Raising Awareness

A common element among all successful changeouts is a strong public awareness program that galvanizes support for the campaign, shows how it will benefit participants and clearly communicates how they can get involved. 

Developing a Communications Plan

As is true with all public education campaigns, successfully raising community awareness starts with a plan.  The overall action plan that you develop with your coalition partners should include a communications component to guide for your public awareness efforts.  The communications section of your action plan should include some or all of the following components:

Continue referring to your communications plan as the campaign unfolds and fine tune it to reflect new opportunities, changes in plans or fresh ideas that emerge.

The Importance of Earned Media

Earned media refers to visibility you are able to generate for your changeout in local newspapers, TV and radio newscasts, and local online portals.  News coverage is important for your changeout because it tells your story to residents through local print and broadcast media they already count on as trusted information sources.  Additionally, earned media allows you to reach large groups of people for little or no cost.  

Media outreach should have an instrumental role in your efforts to build support and awareness for your changeout.  You have an interesting story to tell, one that will have positive impact on the community.  By packaging your story for maximum news value and developing relationships with reporters who can cover it, your program can gain widespread visibility in print and broadcast media before and during your changeout.  Read on to learn about the tools and tactics used to generate media coverage.

Tools and Tactics for Generating Coverage

Media coverage does not just happen by itself.  If you want reporters to do stories on your changeout, you need to make them aware of it and why it matters to their readers, listeners and viewers.  As you begin reaching out to reporters, there are three critical rules to remember:

  • Find the local angle.  The single most important consideration when reporters and editors are considering a potential story is how much direct relevance it has to their community.
  • Be mindful of deadlines.  Media work on tight deadlines, so always promptly return their calls and respond to their requests.  Never call a newsroom late in the afternoon when they are filing stories or doing evening newscasts.  Make your calls brief and to the point.
  • Remember that reporters and editors are people too They will always respond best when you are polite, responsive, and offer to call back if they sound busy.  

Here are the media outreach tools and tactics you can use in your public awareness campaign, some of which are also included in the sample materials section of this tool kit.  Be sure that your contact information is included on all of the material you send to the media.

  • Media list – All of the newspapers, TV and radio stations, and news bureaus in your area should be compiled into one centralized list that allows you to efficiently reach them by phone, e-mail, fax or regular mail.  If possible, try to identify specific individuals to receive material, but if your time is limited, direct communication to the assignment desk.
  • Media advisory – If you are pitching the media to cover an event or interview one of your changeout organizers, a one-page who/what/when/where/why advisory provides them with a straightforward look at the opportunity you are offering and why it is newsworthy.  Click here to see a sample media advisory.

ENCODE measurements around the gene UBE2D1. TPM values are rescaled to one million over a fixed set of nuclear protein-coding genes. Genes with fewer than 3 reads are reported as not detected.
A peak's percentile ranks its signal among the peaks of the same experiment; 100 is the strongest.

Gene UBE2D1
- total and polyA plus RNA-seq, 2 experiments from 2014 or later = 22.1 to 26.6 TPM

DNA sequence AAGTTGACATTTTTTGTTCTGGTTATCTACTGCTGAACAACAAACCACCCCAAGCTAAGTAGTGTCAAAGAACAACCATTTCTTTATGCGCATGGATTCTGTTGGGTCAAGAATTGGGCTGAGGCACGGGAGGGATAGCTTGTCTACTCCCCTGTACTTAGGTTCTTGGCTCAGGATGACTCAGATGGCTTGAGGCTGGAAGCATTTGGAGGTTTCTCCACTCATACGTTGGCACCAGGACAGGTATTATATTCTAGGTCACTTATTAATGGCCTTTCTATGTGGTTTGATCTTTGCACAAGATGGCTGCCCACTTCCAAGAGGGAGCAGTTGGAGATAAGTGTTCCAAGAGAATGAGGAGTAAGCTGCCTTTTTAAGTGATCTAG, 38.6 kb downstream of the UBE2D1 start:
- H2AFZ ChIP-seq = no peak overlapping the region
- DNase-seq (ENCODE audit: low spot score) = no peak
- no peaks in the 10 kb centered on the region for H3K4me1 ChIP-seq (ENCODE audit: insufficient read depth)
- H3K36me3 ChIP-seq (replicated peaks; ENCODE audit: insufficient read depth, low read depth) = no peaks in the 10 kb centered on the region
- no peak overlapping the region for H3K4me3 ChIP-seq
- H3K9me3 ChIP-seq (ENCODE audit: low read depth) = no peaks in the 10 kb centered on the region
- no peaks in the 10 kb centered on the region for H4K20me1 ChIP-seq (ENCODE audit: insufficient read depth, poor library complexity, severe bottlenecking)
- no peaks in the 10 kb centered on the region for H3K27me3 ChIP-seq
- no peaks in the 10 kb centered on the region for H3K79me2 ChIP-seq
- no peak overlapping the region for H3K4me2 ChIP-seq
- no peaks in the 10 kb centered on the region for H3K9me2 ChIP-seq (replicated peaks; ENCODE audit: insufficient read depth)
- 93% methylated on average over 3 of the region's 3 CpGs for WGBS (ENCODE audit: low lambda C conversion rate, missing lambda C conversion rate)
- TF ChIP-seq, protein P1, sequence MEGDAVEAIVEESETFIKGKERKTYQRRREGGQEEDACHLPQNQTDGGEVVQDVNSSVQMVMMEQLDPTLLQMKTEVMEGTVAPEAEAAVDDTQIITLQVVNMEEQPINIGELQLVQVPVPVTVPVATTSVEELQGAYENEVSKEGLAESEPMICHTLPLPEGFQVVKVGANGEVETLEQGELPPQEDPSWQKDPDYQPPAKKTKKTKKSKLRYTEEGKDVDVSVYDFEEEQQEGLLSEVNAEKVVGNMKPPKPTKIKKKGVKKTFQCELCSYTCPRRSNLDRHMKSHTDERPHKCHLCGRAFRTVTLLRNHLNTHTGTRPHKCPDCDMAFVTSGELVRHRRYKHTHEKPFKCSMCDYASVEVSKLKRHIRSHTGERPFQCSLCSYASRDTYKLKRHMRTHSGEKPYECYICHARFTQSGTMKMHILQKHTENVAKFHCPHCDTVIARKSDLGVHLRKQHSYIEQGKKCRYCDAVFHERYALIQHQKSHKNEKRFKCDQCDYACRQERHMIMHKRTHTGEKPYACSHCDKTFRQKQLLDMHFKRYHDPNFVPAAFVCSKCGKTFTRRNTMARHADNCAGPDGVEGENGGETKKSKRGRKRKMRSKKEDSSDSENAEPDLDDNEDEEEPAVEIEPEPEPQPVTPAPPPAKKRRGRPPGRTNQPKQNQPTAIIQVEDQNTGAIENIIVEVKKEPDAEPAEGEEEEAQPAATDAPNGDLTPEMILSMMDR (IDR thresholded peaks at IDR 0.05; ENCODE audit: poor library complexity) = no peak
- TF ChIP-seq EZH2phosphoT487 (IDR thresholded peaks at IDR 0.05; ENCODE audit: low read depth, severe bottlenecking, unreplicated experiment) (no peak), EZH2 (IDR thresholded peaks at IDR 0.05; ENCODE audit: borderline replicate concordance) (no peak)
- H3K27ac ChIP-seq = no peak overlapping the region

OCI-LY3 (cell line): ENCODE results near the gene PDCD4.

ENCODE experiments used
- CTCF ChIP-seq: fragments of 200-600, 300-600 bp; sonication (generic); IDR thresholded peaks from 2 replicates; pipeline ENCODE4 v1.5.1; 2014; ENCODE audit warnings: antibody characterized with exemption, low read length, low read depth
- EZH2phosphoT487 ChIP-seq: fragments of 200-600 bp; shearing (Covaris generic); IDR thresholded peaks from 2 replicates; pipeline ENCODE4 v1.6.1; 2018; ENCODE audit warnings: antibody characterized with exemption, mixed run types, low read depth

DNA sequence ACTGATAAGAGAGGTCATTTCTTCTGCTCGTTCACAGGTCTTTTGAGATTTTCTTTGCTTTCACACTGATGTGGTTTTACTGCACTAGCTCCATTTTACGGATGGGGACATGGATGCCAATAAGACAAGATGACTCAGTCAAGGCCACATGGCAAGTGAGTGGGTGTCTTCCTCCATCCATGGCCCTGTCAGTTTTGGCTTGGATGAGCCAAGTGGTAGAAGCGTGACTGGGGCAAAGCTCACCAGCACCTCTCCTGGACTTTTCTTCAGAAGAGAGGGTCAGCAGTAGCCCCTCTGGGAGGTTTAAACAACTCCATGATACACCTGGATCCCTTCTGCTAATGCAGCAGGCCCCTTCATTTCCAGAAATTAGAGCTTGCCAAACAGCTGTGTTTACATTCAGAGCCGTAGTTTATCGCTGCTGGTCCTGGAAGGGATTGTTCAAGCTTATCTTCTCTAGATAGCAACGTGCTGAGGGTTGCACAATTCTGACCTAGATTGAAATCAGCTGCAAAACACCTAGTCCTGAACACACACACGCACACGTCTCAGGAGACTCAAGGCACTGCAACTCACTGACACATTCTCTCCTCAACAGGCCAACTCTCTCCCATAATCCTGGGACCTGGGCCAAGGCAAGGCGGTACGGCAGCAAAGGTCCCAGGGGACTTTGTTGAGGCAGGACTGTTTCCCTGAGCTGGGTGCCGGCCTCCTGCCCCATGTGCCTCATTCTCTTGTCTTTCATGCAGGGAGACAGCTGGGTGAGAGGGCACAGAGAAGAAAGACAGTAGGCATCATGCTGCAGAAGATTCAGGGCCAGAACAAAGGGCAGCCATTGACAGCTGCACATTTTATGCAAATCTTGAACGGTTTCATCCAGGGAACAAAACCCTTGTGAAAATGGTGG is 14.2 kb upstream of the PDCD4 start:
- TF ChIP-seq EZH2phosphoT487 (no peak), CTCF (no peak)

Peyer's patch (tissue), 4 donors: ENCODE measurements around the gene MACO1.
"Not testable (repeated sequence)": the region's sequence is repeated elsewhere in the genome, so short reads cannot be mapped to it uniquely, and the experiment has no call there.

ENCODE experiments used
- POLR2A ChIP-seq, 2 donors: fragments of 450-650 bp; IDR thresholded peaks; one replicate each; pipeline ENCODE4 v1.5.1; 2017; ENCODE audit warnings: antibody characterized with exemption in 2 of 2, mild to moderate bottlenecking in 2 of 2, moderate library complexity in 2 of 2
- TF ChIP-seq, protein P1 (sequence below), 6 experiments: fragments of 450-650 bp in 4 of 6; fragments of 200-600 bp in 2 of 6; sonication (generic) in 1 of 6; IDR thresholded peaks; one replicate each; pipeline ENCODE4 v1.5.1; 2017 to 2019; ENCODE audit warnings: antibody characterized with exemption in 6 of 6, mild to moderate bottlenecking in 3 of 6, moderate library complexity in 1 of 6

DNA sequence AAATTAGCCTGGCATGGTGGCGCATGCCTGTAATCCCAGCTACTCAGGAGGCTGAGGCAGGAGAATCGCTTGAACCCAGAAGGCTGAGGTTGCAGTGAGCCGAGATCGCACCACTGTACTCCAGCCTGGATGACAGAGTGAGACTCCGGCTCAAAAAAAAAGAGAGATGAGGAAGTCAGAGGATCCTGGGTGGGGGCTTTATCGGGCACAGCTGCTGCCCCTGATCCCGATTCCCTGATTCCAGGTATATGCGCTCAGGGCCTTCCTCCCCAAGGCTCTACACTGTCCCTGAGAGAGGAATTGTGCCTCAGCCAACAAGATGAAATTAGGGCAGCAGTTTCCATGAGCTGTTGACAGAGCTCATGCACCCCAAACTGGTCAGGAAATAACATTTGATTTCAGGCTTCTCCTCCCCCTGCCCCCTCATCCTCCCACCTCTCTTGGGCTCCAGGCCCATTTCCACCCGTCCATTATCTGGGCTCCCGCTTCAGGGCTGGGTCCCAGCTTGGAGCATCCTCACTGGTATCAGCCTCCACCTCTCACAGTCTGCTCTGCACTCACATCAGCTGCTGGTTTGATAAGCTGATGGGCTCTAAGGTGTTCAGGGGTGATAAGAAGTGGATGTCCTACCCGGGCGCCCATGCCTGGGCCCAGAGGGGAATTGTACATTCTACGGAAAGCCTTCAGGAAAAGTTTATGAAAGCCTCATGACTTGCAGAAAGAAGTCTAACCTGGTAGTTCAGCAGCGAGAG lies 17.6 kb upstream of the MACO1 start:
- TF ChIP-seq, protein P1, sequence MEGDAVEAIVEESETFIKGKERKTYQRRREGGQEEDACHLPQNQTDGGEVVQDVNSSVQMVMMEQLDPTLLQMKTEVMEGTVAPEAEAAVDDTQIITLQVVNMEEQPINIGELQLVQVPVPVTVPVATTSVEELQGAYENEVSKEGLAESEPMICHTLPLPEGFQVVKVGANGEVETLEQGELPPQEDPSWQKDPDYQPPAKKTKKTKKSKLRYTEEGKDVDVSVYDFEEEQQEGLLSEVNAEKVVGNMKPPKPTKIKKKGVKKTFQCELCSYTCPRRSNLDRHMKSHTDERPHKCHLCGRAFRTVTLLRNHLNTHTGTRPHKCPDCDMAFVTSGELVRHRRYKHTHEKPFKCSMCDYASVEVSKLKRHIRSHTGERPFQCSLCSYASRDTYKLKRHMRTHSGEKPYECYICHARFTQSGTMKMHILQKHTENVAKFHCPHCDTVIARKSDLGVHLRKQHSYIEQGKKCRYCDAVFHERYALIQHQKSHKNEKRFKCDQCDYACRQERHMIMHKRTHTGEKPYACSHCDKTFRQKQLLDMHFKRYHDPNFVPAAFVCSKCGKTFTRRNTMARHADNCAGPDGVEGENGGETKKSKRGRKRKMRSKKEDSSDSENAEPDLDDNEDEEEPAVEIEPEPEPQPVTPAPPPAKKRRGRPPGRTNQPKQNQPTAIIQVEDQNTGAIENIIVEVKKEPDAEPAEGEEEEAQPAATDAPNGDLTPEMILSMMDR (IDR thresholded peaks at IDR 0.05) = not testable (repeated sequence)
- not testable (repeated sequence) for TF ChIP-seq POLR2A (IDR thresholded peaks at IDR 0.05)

• News release – When you make an announcement, hold an event or reach a significant milestone in your changeout, a news release is the preferred method for delivering the information.  Written in the style of a newspaper story, a release includes a headline, who/what/when/where/why opening paragraph, and quotes from key changeout organizers and supporters.  Click here to see a sample news release.
  • Press kit – For reporters who want detailed information on your changeout, a press kit provides a more in-depth look at your program with additional material such as topical fact sheets, past releases, reprints of news stories, bios of organizers and photographs.  Increasingly, organizations are using web-based press kits, although hard copy versions are still useful handouts for media as well as community leaders and interested citizens.
  • Pitch/follow-up calls – There is no substitute for personal contact when you are trying to interest reporters in covering your story.  Any announcement, event or news-making opportunity should be supported by a strong pitch/follow-up calling effort.  Don’t be shy.  Assignment editors and reporters spend considerable time on the phone, and taking calls about possible stories is an integral part of the job.
  • Tailored pitches – In your written and phone pitches to reporters, make sure your pitch is tailored to their beat.  For example, a health reporter will be most interested in how a changeout might reduce the number of asthma cases in the community, whereas a business reporter is more likely to want to hear about potential economic or environmental impact.
  • Interviews – Offering an articulate, well-informed spokesperson is a key component to generating media coverage.  Also make sure that there is a hearth industry expert on hand from the industry who can speak to technical issues.
  • Visuals – When planning an event or an announcement, always try to provide interesting visuals to help tell your story both in print and on television.  Examples might be a comparison between emissions from chimneys with certified and uncertified stoves, or at a junkyard where a dump truck is dropping off dirty old stoves to be recycled.  HPBA affiliates may be able to help with examples and samples.
  • Backgrounders – There may be times when you do not have breaking news to announce but just want to familiarize key reporters with your program.  One-on-one desk-side briefings with reporters (in their office) or roundtables with small groups can provide you with that opportunity, particularly in the early planning stages of your changeout when they need educating.